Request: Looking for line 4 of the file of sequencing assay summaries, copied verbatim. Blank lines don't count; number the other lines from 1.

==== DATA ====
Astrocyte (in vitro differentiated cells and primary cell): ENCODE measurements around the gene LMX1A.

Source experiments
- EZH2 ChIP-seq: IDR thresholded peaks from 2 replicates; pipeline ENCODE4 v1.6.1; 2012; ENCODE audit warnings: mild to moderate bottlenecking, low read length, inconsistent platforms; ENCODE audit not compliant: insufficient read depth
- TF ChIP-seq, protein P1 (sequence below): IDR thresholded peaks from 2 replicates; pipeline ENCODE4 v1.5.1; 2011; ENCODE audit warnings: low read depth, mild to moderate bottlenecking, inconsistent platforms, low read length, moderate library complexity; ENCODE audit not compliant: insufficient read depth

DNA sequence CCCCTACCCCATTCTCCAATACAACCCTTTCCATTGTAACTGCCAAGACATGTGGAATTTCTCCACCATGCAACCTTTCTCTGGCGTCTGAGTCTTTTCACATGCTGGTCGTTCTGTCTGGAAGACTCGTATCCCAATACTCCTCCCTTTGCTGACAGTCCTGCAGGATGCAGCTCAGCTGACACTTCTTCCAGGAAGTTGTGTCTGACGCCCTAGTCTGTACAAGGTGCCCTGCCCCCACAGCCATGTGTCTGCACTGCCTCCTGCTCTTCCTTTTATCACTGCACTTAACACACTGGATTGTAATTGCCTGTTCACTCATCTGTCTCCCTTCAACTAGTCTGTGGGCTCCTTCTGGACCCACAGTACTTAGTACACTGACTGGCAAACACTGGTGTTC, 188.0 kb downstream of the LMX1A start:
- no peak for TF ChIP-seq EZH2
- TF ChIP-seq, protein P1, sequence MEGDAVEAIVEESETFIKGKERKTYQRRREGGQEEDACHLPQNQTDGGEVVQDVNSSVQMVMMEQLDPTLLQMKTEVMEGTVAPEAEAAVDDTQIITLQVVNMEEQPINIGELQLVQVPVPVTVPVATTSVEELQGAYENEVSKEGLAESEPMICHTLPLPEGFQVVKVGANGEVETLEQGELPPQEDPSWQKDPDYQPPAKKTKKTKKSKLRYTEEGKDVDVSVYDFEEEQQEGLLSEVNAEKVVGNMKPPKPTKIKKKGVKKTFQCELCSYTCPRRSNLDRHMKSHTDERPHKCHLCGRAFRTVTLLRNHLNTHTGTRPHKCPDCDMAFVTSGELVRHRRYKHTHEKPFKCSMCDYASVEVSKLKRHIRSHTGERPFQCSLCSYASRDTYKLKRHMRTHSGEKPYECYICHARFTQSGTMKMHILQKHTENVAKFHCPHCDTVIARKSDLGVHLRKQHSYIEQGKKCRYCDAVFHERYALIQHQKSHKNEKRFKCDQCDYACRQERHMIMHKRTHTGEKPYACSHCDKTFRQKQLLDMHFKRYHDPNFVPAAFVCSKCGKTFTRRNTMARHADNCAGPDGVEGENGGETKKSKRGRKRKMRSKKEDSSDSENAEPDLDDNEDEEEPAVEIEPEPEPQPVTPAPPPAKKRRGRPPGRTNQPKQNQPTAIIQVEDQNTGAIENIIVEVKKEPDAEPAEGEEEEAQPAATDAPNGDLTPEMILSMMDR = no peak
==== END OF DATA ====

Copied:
- TF ChIP-seq, protein P1 (sequence below): IDR thresholded peaks from 2 replicates; pipeline ENCODE4 v1.5.1; 2011; ENCODE audit warnings: low read depth, mild to moderate bottlenecking, inconsistent platforms, low read length, moderate library complexity; ENCODE audit not compliant: insufficient read depth